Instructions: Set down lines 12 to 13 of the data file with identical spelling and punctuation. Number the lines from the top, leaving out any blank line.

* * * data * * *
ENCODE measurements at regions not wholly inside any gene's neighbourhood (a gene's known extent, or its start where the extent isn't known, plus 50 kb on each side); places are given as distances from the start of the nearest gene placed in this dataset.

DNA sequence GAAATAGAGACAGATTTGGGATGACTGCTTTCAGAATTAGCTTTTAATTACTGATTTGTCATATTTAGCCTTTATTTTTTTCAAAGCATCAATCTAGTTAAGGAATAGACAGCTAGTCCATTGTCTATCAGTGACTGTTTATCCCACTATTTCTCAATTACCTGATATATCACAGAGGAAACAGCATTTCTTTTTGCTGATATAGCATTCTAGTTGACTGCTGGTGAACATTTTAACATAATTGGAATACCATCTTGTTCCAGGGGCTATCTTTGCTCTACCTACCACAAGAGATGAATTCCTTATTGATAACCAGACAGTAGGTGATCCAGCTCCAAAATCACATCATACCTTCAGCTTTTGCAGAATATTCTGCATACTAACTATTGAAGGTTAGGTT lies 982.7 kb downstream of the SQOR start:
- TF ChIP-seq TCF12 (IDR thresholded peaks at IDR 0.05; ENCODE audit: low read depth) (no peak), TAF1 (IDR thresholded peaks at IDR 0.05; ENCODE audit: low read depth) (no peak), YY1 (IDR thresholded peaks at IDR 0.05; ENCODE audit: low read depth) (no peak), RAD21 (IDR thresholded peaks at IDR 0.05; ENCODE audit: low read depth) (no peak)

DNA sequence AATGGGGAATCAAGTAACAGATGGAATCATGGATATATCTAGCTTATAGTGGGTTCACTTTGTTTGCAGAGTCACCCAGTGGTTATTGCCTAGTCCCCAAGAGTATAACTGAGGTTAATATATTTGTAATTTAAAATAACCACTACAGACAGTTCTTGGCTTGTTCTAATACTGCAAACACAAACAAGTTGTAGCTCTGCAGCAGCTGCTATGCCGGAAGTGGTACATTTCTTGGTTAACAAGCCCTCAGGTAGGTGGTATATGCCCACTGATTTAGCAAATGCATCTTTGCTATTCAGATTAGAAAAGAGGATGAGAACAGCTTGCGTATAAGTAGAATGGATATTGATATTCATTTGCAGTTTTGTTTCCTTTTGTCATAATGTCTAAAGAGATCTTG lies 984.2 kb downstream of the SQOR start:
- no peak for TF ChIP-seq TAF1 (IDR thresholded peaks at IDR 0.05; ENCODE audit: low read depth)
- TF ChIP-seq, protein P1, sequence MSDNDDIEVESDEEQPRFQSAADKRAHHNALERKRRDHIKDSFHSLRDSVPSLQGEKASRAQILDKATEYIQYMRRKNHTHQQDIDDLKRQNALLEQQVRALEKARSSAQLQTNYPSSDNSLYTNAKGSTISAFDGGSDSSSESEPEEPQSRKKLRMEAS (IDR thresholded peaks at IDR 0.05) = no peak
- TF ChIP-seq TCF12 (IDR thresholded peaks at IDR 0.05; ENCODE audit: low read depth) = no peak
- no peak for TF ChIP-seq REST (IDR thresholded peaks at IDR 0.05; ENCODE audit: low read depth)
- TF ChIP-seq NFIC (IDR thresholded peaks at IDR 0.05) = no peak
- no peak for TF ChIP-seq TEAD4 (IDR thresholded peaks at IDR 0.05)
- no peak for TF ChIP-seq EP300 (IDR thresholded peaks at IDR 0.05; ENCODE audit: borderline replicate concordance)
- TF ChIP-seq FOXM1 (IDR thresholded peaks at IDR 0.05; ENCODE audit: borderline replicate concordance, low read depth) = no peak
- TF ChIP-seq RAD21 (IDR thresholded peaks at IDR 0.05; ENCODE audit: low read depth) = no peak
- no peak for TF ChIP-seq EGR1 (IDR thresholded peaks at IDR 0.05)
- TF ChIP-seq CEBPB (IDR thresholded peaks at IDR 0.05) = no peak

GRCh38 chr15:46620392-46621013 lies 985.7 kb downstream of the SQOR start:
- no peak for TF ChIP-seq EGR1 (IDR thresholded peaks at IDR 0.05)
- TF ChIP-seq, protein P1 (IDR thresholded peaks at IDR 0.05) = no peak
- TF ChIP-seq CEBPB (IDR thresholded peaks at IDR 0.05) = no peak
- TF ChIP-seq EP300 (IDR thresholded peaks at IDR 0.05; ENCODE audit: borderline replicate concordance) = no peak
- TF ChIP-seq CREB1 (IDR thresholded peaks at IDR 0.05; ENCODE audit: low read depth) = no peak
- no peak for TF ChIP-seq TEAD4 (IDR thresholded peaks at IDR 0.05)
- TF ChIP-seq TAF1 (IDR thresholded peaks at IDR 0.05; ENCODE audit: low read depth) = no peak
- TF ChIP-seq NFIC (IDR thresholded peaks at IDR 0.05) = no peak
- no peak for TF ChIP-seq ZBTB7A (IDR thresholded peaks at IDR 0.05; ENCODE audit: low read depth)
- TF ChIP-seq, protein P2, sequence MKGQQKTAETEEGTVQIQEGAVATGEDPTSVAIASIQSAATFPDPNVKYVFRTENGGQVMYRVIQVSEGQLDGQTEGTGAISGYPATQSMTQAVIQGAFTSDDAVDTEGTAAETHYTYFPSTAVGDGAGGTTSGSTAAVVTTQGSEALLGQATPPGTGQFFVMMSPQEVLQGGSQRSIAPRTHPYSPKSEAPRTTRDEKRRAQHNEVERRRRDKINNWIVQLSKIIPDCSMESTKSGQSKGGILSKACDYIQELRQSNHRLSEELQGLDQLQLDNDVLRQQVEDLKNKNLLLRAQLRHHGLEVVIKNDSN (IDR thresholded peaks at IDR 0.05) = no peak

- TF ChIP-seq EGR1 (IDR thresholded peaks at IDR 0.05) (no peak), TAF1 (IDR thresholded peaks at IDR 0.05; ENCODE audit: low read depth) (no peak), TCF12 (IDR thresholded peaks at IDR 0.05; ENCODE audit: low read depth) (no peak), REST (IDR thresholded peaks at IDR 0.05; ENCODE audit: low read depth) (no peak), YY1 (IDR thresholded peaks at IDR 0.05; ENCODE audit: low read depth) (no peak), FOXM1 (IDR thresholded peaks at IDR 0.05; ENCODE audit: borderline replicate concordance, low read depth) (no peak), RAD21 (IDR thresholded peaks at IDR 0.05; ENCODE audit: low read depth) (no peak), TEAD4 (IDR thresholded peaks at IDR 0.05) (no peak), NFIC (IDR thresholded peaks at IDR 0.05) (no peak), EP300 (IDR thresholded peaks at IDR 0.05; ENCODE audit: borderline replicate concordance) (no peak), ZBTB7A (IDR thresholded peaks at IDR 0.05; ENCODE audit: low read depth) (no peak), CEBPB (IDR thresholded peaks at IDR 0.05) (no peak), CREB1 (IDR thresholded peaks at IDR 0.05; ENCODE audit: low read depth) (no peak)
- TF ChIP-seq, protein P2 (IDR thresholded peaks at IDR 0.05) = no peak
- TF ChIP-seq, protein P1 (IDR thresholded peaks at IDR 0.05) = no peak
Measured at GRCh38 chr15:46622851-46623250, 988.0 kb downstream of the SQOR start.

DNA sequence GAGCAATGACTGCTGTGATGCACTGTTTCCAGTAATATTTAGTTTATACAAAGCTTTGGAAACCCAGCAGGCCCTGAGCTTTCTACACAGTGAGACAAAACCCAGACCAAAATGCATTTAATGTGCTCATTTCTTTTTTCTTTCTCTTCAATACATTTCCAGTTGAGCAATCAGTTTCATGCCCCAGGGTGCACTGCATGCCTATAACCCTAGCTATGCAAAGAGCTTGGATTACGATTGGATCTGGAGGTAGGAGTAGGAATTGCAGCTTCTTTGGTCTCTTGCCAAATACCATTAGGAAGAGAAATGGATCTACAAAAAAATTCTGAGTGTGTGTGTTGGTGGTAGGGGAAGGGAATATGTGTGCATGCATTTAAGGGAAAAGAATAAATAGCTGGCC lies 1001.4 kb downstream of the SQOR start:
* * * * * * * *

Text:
- TF ChIP-seq FOXM1 (IDR thresholded peaks at IDR 0.05; ENCODE audit: borderline replicate concordance, low read depth) = no peak
- TF ChIP-seq RAD21 (IDR thresholded peaks at IDR 0.05; ENCODE audit: low read depth) = no peak